U of U Biologists Surprised to Discover "Ultrafast Recycling" at Nerve Synapses

Dec 4, 2013

University of Utah Biologists Erik Jorgensen (left) and Shigeki Watanabe at the Biology Lab's Electron Microscope.
University of Utah Biologists Erik Jorgensen (left) and Shigeki Watanabe at the Biology Lab's Electron Microscope.
Credit Bob Nelson

University of Utah biologists have discovered that nerve cells work very differently and much faster than previously thought. Erik Jorgensen is a professor of biology at the U, and senior author of the study. He and fellow author Shigeki Watanabe published their findings Wednesday in the journal Nature.  Jorgensen says it took six years to develop the device that could flash freeze the high speed event under an electron microscope.

“When we finally did the experiment, the result was a huge surprise. It’s not what had been seen before. It wasn’t the process that people had been working on at all,” says Jorgensen.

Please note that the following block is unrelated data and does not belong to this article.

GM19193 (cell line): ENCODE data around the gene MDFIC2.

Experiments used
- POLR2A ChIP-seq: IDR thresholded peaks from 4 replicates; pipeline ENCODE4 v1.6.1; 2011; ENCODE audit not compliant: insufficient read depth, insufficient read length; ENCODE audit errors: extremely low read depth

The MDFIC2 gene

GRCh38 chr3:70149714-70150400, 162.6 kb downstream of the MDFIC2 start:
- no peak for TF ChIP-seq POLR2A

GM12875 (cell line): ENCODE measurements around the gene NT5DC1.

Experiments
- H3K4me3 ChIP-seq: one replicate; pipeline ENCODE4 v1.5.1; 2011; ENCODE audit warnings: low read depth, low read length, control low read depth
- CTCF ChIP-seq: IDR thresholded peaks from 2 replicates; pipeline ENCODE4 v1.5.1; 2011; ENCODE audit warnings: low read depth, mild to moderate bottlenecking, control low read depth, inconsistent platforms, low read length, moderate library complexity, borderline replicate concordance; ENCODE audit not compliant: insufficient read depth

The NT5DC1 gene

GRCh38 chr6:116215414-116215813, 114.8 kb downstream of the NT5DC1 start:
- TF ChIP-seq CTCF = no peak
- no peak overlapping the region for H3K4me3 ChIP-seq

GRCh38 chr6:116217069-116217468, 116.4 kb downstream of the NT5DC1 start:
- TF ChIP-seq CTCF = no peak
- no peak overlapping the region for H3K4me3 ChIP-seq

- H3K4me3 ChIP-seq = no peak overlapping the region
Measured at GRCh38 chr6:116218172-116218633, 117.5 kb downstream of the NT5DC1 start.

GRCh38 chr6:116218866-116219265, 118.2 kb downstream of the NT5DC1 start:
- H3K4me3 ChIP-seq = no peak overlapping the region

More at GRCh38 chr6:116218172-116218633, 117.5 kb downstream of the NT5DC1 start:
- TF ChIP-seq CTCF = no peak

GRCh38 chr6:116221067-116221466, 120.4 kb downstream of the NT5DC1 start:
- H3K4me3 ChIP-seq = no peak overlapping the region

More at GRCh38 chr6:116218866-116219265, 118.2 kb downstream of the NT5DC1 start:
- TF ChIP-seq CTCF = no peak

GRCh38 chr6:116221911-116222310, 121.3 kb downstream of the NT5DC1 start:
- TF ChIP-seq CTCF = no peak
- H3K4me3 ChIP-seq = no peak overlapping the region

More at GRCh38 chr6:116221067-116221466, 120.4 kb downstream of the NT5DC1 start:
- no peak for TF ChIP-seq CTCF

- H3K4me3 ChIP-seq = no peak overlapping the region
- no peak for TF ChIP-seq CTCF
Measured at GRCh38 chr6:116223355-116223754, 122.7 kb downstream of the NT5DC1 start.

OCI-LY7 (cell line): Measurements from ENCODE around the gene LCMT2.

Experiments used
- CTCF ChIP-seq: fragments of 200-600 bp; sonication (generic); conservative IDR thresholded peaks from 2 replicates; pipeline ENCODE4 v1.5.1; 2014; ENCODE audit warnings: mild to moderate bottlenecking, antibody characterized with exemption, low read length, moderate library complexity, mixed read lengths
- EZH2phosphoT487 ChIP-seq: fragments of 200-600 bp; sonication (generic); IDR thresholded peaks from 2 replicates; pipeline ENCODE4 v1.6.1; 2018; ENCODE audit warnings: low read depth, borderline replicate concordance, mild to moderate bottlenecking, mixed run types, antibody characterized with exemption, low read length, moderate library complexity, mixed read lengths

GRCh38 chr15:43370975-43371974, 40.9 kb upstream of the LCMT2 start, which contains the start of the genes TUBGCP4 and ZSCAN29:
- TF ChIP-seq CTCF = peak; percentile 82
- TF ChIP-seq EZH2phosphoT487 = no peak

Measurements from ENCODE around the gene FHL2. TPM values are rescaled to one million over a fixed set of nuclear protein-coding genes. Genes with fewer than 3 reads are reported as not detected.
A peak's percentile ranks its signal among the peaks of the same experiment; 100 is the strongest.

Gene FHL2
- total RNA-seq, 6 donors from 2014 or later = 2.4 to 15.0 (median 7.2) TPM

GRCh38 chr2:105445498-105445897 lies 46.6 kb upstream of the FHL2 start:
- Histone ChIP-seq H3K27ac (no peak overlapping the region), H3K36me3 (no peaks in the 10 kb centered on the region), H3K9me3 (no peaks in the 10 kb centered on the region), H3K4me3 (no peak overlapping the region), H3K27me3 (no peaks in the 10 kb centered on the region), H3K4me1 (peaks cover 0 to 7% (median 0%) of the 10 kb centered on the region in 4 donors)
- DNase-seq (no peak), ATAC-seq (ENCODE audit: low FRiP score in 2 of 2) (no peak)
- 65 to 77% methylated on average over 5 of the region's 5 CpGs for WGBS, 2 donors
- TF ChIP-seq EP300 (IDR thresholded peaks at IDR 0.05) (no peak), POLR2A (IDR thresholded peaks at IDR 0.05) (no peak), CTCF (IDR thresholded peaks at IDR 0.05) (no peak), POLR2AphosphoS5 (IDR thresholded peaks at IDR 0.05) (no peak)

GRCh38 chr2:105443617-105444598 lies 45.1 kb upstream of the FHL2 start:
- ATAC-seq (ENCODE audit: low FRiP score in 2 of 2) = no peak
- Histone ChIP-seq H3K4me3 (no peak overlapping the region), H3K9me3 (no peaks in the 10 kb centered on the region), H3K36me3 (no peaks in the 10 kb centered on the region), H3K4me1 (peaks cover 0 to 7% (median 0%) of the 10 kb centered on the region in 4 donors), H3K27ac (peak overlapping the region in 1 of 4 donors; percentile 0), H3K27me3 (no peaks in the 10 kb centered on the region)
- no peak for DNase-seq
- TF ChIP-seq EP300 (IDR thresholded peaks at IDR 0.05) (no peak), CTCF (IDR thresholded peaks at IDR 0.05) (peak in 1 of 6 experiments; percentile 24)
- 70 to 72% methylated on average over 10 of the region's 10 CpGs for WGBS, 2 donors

Watanabe says it was thought that nerves function over a period of up to 20 seconds. He says their research shows ultrafast recycling, in milliseconds on “vesicles” or tiny bubbles sending signals along the cell pathway.

Credit Artist Janet Iwasa, University of Utah

“So the pathway that we found, actually allows you to recycle these bubbles or the synaptic vesicles quickly so that we can actually reuse it in a much faster scale, says Watanabe. "We found this new pathway but it doesn’t really explain how these new bubbles are actually made and that’s what we are studying at this moment,” Watanabe says.

Professor Jorgensen says he is excited and nervous as the research is published. He says he expects the scientific community to scrutinize the study results, but so far the feedback has been very positive.